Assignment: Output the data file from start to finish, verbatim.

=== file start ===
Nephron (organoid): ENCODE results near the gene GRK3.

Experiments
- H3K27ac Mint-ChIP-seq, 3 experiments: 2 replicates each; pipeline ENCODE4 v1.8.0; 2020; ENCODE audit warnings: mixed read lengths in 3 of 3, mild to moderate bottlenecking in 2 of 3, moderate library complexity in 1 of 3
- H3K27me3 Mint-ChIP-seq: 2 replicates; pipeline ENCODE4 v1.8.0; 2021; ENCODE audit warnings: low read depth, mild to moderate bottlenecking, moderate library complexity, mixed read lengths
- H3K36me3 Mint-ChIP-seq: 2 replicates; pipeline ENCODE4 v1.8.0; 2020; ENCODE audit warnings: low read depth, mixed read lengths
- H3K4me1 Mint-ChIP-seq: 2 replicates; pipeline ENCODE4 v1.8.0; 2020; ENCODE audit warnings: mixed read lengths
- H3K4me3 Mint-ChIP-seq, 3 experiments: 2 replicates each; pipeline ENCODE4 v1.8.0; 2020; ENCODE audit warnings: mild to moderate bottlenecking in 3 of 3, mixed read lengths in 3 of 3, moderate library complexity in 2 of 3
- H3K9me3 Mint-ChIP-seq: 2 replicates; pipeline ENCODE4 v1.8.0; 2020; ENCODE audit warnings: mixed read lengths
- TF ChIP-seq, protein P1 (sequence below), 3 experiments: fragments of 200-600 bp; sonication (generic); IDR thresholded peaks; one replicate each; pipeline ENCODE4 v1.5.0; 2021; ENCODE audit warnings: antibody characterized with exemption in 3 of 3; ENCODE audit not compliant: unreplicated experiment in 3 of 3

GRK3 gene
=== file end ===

Nephron (organoid): ENCODE results near the gene GRK3.

Experiments
- H3K27ac Mint-ChIP-seq, 3 experiments: 2 replicates each; pipeline ENCODE4 v1.8.0; 2020; ENCODE audit warnings: mixed read lengths in 3 of 3, mild to moderate bottlenecking in 2 of 3, moderate library complexity in 1 of 3
- H3K27me3 Mint-ChIP-seq: 2 replicates; pipeline ENCODE4 v1.8.0; 2021; ENCODE audit warnings: low read depth, mild to moderate bottlenecking, moderate library complexity, mixed read lengths
- H3K36me3 Mint-ChIP-seq: 2 replicates; pipeline ENCODE4 v1.8.0; 2020; ENCODE audit warnings: low read depth, mixed read lengths
- H3K4me1 Mint-ChIP-seq: 2 replicates; pipeline ENCODE4 v1.8.0; 2020; ENCODE audit warnings: mixed read lengths
- H3K4me3 Mint-ChIP-seq, 3 experiments: 2 replicates each; pipeline ENCODE4 v1.8.0; 2020; ENCODE audit warnings: mild to moderate bottlenecking in 3 of 3, mixed read lengths in 3 of 3, moderate library complexity in 2 of 3
- H3K9me3 Mint-ChIP-seq: 2 replicates; pipeline ENCODE4 v1.8.0; 2020; ENCODE audit warnings: mixed read lengths
- TF ChIP-seq, protein P1 (sequence below), 3 experiments: fragments of 200-600 bp; sonication (generic); IDR thresholded peaks; one replicate each; pipeline ENCODE4 v1.5.0; 2021; ENCODE audit warnings: antibody characterized with exemption in 3 of 3; ENCODE audit not compliant: unreplicated experiment in 3 of 3

GRK3 gene